Idiom – When Pigs Fly
When Pigs Fly – Idiom of the Day
a way of saying that something will never happen
The phrases “pigs may fly” or “pigs might fly” have been used in a variety of forms since the 1600s. It was the time when the phrase was first mentioned in the form of “pigs fly with their tails forward.” This was used as a sarcastic remark for something or somebody who was overly optimistic. The current form of this idiom is more commonly used throughout America. However, when it comes to the origin, there are certain arguments. The most general and basic consensus is that this term would have either originated in Scotland or German, where it has been used in several examples throughout history.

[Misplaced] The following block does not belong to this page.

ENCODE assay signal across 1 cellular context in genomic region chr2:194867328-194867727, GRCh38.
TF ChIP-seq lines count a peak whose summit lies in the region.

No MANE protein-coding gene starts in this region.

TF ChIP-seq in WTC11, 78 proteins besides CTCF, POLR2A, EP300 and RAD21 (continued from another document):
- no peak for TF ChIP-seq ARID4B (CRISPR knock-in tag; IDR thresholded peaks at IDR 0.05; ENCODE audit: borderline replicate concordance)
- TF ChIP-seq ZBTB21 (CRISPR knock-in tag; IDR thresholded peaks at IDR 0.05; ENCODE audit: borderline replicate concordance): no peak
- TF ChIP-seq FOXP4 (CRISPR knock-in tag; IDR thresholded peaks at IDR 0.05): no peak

- Not in a million years
- Not on your life
- Not in any circumstances
- Not by a long chalk
- Not in any degree
- When pigs get wings
- Cold day in July
- Not likely to happen
- Cold hell
- If the sky falls
- Getting blood from the stone
Go through the examples to understand the usage of the idiom:
- I will score better in mathematics and science when pigs fly.
- She plans to clean and organize her cupboard every week, but maybe when pigs fly.
- With such performance, our team will win the competition when pigs fly.
- Seems like my boss will give me an appraisal when pigs fly.
- Without hardwork and required efforts, you can become a millionaire the day when pigs fly.
- I asked my boss if I can get a holiday for a week, his response was “when pigs fly.”